Danish Polar Center | Strandgade 100 H | DK-1401 Copenhagen K | Denmark
phone +45 3288 0100 | fax +45 3288 0101 | 
News    |    Research & Logistics    |    Publications    |    Library    |    Photos    |    Polarfronten    |    About DPC
You are at:

MoG Man & Society vol. 20           Order this book on-line

Mogens Norn, 1997  
Eskimo Snow Goggles in Danish and Greenlandic Museums - their protective and optic properties.
25 pp. 125 DKK.

Object: To assess the optic and protective properties of antique Inuit snow goggles in a major material.Methods: Measurements, drawings, photos, and calculation of visual field.
Results: Classification into eleven types of apertures, illustrated and described. Types A-C have a rectangular slit according to size. D has a separate slit on a separate block for each eye. E has a common slit for both eyes. The other types do not have a rectangular slit: Type F has a common figure-of-eight shaped slit for both eyes, G a drop-shaped slit for each eye, H a triangular slit, I several slits, J a binocular-like and K a round opening, in some cases covered with glass. The visual field is a compromise between protection and visual power, limited upwards as well as downwards. The visual power is improved and dazzling is prevented (model experiments). The snow goggles reduced harmful light to 2-8%. These snow goggles do not mist over. Details are described (material, dimensions, blackening, fixation to the head, ornamentation, repairs, unilateral slit occlusion, dating).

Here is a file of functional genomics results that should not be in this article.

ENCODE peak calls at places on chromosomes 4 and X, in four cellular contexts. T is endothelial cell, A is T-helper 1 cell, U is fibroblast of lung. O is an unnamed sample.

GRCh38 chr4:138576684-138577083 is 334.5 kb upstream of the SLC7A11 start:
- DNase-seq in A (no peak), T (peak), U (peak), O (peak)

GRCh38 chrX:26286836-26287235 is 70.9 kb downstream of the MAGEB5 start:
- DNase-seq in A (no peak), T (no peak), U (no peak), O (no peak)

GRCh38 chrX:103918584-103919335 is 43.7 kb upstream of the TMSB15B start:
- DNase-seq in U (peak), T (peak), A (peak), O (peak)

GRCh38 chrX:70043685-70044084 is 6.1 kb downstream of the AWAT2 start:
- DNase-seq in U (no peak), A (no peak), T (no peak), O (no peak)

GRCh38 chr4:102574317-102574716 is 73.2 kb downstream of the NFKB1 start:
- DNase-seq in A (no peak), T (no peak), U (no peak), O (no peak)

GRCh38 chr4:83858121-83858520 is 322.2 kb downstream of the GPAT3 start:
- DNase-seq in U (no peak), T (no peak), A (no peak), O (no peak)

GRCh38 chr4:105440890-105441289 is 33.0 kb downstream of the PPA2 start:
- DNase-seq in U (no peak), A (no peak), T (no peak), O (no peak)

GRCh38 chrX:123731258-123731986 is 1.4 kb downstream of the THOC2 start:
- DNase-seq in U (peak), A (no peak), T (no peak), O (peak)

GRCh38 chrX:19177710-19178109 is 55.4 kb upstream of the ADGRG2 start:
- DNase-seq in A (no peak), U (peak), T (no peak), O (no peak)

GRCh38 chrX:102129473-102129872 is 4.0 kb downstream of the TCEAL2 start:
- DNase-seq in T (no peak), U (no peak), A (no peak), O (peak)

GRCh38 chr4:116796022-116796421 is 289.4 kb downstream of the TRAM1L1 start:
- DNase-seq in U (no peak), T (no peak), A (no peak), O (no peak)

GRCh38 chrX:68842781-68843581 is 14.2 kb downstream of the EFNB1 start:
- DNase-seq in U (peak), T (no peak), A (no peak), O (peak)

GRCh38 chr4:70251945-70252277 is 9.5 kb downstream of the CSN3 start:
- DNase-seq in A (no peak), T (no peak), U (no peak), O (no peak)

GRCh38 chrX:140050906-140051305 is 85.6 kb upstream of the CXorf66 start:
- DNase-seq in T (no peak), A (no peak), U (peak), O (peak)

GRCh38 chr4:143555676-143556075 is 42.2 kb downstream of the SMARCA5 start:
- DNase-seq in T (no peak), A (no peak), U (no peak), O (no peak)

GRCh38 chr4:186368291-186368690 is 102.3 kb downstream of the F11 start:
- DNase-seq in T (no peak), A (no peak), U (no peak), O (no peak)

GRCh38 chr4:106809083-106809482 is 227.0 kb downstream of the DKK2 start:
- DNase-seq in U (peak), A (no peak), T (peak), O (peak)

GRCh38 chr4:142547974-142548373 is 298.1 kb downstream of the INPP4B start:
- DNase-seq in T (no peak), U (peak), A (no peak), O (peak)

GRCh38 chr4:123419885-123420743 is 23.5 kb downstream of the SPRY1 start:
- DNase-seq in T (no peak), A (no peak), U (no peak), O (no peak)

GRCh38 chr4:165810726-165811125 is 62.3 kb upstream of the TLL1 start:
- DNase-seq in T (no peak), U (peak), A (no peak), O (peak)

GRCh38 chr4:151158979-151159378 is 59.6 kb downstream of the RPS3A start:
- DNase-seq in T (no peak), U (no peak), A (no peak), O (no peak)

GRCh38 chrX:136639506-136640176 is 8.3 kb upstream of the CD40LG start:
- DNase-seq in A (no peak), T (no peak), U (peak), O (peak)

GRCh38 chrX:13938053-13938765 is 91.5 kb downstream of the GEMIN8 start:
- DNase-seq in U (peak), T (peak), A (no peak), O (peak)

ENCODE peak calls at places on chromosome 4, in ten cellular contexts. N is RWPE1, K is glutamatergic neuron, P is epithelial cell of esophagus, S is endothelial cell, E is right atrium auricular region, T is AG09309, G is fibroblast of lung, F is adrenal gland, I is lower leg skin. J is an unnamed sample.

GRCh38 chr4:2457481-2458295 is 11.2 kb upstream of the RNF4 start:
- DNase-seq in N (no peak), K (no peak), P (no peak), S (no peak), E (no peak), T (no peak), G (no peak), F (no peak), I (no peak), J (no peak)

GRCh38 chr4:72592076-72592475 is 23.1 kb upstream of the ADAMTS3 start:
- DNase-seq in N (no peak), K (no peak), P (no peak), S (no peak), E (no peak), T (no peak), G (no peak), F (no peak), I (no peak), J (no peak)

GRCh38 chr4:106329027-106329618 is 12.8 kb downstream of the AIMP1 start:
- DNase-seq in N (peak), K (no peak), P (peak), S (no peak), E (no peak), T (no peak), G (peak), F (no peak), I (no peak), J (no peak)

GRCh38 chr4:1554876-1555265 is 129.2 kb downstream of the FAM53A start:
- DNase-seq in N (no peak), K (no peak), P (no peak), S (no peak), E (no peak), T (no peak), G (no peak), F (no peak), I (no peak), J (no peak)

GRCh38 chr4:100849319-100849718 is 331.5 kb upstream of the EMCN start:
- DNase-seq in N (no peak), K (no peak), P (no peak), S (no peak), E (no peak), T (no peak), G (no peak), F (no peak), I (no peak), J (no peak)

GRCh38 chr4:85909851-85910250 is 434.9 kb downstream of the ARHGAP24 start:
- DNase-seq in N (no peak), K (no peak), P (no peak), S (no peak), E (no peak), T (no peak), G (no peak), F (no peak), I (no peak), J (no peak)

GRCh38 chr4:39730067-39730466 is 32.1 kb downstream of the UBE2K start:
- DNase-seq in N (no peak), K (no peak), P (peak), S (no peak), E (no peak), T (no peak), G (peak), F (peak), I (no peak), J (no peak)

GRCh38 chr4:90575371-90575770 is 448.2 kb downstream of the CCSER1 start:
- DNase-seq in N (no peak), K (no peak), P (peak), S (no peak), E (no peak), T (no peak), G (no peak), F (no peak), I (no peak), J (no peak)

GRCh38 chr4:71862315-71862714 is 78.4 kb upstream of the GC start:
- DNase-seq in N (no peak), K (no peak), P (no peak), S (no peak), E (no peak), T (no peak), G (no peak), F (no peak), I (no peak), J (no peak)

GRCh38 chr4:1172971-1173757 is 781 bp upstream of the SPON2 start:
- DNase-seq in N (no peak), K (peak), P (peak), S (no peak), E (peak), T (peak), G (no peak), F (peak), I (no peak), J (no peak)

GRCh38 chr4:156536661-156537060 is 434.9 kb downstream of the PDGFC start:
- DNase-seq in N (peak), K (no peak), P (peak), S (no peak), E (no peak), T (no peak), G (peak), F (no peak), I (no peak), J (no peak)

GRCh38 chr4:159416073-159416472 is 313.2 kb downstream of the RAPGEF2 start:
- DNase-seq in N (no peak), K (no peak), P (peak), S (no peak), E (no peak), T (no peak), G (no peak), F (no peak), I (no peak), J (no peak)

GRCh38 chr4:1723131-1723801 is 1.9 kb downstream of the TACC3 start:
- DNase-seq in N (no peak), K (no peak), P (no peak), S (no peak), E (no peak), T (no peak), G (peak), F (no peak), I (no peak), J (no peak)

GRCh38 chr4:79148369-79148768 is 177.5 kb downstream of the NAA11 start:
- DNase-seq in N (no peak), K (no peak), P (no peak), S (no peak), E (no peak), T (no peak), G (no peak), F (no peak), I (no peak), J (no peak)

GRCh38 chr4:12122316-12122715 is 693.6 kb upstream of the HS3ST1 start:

Geographic differences: The Greenlandic goggles are often somewhat larger than the Canadian ones, the slit frequently figure-of-eight-shaped or drop-shaped, whereas triangular slits or a goggle for each eye are more common in Canada.

Meddr Grønland, Man & Soc. 20 1997